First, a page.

Exploiting Plant Metabolism for the Phytoremediation of Organic Xenobiotics

  • Peter Schröder
Part of the Methods in Biotechnology book series (MIBT, volume 23)


Phytoremediation of organic pollutants has become a topic of great interest in many countries because of the increasing number of recorded spill sites. When applying plant remediation techniques to unknown pollutant mixtures, information on the uptake rates as well as on the final fate of the compounds is generally lacking. A range of compounds is easily taken up by plants, while others may stay motionless and recalcitrant in the soil or sediment. Uptake is a necessary prerequisite for close contact between the pollutant and the detoxifying enzymes, which are localized in the cytosol of living plant cells. The presence and activity of these enzymes is crucial for potential metabolism and further degradation of the chemicals under consideration. Conjugation to biomolecules is regarded as a beneficial detoxification reaction. The present chapter lists several prerequisites for pollutant uptake and summarizes information on conjugating detoxification reactions. The final fate of compounds and the contribution of rhizobacteria are critically discussed and perspectives for the development of this promising technology are given.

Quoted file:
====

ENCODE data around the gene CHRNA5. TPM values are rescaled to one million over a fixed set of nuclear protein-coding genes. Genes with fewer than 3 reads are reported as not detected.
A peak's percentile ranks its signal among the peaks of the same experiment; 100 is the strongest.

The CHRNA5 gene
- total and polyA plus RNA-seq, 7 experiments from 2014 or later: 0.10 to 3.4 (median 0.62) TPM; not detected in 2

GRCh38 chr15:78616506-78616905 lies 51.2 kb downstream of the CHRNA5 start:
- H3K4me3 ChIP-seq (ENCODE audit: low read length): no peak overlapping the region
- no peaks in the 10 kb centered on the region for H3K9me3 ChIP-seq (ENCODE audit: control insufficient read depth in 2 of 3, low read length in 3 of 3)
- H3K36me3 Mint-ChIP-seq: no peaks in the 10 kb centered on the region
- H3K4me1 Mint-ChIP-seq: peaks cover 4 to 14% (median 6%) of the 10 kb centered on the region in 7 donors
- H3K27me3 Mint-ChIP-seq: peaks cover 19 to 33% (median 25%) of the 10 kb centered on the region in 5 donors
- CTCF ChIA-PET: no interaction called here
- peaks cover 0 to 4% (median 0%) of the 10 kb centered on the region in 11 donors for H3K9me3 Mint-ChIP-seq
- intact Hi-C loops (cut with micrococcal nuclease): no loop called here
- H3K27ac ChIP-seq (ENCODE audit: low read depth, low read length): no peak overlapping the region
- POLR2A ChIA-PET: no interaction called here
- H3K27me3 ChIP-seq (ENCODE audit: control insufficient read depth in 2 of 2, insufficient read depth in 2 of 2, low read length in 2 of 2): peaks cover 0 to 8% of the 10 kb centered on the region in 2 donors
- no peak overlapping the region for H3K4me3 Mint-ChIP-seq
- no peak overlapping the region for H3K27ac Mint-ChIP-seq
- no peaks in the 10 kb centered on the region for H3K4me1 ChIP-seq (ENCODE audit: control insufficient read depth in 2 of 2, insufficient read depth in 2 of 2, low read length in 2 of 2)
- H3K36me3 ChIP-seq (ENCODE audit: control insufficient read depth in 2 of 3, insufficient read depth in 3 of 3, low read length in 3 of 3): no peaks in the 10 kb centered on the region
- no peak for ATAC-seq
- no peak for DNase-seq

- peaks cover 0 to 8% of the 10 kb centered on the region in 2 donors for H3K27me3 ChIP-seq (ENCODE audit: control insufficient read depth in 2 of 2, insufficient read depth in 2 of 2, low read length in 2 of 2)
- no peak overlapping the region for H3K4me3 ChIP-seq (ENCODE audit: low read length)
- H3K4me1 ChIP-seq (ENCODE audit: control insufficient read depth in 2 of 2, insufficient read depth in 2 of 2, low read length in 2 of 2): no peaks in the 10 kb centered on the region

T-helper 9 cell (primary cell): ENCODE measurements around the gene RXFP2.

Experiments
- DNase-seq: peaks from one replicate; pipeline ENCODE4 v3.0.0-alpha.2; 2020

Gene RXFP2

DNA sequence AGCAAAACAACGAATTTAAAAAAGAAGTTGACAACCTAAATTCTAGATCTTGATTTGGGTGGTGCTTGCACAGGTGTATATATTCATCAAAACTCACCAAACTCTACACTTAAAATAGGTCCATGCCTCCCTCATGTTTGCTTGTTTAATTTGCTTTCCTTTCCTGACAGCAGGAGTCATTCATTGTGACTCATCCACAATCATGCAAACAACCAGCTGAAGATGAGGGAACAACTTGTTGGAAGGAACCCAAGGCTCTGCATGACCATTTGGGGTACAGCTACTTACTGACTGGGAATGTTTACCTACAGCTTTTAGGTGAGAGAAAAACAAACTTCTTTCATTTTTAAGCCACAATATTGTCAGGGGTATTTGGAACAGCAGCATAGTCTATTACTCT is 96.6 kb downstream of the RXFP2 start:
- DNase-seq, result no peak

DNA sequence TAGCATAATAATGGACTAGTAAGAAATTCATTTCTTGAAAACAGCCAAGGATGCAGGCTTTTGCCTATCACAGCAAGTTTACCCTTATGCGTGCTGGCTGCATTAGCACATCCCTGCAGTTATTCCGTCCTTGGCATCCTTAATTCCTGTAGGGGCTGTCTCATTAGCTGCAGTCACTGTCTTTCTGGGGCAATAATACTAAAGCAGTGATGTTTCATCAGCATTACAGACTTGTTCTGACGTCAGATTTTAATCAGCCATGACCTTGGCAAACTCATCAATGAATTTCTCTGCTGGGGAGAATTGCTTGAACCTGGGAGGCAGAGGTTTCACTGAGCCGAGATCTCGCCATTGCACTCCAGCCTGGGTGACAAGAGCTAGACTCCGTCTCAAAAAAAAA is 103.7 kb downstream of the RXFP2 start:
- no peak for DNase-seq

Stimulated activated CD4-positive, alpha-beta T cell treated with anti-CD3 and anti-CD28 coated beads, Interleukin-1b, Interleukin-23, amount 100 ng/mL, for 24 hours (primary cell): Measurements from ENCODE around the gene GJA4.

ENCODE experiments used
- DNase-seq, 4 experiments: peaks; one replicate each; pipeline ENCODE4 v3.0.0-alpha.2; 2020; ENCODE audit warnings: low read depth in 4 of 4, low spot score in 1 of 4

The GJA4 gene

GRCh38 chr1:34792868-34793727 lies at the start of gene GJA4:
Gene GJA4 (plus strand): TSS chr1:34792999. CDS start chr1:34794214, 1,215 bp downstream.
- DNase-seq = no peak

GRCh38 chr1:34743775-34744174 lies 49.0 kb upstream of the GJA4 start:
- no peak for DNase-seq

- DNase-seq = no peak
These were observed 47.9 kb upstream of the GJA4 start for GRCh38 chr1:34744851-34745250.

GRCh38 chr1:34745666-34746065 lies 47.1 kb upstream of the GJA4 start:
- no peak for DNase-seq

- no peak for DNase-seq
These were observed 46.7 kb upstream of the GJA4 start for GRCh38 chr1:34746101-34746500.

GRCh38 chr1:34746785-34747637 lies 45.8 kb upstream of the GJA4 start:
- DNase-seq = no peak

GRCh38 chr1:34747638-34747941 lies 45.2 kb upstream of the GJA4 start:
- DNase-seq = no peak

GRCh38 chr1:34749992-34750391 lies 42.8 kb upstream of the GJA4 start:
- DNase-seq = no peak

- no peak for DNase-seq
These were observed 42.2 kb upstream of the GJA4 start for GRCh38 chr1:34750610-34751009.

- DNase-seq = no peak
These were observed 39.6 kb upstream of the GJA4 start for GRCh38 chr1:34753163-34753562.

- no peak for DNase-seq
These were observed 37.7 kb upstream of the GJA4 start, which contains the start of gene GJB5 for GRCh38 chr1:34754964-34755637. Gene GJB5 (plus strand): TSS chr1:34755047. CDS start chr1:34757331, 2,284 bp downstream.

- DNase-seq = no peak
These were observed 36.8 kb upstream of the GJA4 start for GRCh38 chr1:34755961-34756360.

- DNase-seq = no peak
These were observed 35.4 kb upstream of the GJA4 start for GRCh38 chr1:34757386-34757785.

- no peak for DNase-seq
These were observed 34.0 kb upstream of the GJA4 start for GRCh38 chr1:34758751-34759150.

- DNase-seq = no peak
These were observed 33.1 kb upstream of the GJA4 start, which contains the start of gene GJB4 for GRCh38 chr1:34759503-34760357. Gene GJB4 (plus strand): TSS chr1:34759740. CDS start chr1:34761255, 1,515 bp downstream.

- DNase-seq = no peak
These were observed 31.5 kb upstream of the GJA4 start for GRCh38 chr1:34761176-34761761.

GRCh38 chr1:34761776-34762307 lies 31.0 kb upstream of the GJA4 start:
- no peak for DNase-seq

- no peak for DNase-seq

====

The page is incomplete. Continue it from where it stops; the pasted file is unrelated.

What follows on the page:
Key Words

Glycosyl conjugation glutathione conjugation xenobiotic metabolism plant uptake 


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© Humana Press Inc., Totowa, NJ 2007

Authors and Affiliations

  • Peter Schröder

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